Approximately 70 school, behavioral health, community, and research leaders from across the state gathered at the University of Connecticut campus in Storrs on Wednesday, Oct. 23, 2019, to discuss school and community responses to childhood trauma and how to align work around trauma-informed schools in Connecticut.
The event, “Symposium on Trauma–Informed School Mental Health 2.0,” was the result of collaboration between the University of Connecticut Collaboratory on School and Child Health, the Ana Grace Project, Capitol Region Education Council, the Child Health Development Institute, Clifford Beers Clinic, the state Department of Children and Families, the state Department of Education, and the University of Connecticut Neag School of Education. The symposium’s main goal was to continue conversations about broadening and aligning work around trauma-informed schools in Connecticut, moving forward the work of the Connecticut Trauma-Informed School Mental Health Task Force, a group that was formed after the original symposium in May 2017.
“In Connecticut, we have a lot to be proud of. But there is still a lot of work to do. We can’t rest on our laurels. When we talk about trauma–informed care, let’s make sure we’re talking about all kids.”
— Michael Williams, DCF Deputy Commissioner
Opening remarks were provided by Nelba Marquez-Greene of the Ana Grace Project, who charged participants with the question: “Who will you give a voice to, and how will you do this with integrity?” Jeana Bracey from the Child Health and Development Institute and Tim Marshall of the Connecticut Department of Children and Families, members of the Task Force steering committee, then hosted a kick-off discussion and DCF Deputy Commissioner Michael Williams offered comments to encourage forward movement. “In Connecticut, we have a lot to be proud of,” he began. “But there is still a lot of work to do. We can’t rest on our laurels. When we talk about trauma–informed care, let’s make sure we’re talking about all kids.”
Attendees broke into facilitated discussion groups to focus on prevention through screening/early identification; enhancing services to meet intensive needs; aligning policies and practices to facilitate sustainability; and building collaborations across public-private partnerships. Group facilitators were charged with establishing questions to discuss challenges, opportunities, and actions relevant to the topic area. John Frassinelli, Bureau Chief of the Health, Nutrition, & Family Services Bureau at the Connecticut State Department of Education, shared that sustainability requires thinking about strategies rather than programs, and that school leaders must ask “what is the problem that this is trying to solve?” when considering something new.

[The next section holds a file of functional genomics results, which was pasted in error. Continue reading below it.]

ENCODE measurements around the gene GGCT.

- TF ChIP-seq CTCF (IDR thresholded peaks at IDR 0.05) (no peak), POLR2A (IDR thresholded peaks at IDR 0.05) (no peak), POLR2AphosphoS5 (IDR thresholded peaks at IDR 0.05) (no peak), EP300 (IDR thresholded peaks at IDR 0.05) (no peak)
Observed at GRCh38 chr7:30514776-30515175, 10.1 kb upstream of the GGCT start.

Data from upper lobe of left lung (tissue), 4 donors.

The groups later reconvened to summarize the big ideas. Participants put forward ideas such as embracing focus on core values (e.g. healthy relationships) over specific programs, the creation of a road map and state consensus on mental health screening in schools, a state-level shift on how to define child success that is consistent across districts, the importance of supporting social-emotional needs of staff, and the importance of engaging families and the community in addressing childhood trauma.
Jeana Bracey, Associate Vice President for School and Community Initiatives at the Child Health and Development Institute, and Sandra Chafouleas, Board of Trustees Distinguished Professor in the Neag School and Co-Director of the UConn Collaboratory on School and Child Health, are co-chairs of the Connecticut Trauma-Informed School Mental Health Task Force. They reflected on the energy of participants from across sectors who were excited to come together to tackle issues around supporting schools in sustained implementation of trauma-informed policies and practices that meet diverse needs. “The first symposium in 2017 focused on increasing awareness of childhood trauma and started to talk about how to address it as a state,” said Bracey, “Last time, we focused on talking about it, on thinking about it. This time we are focused on getting it done.” Chafouleas echoed the energy around action, noting participant “commitment to whole child well-being and agreement around healthy relationships are a critical foundation.”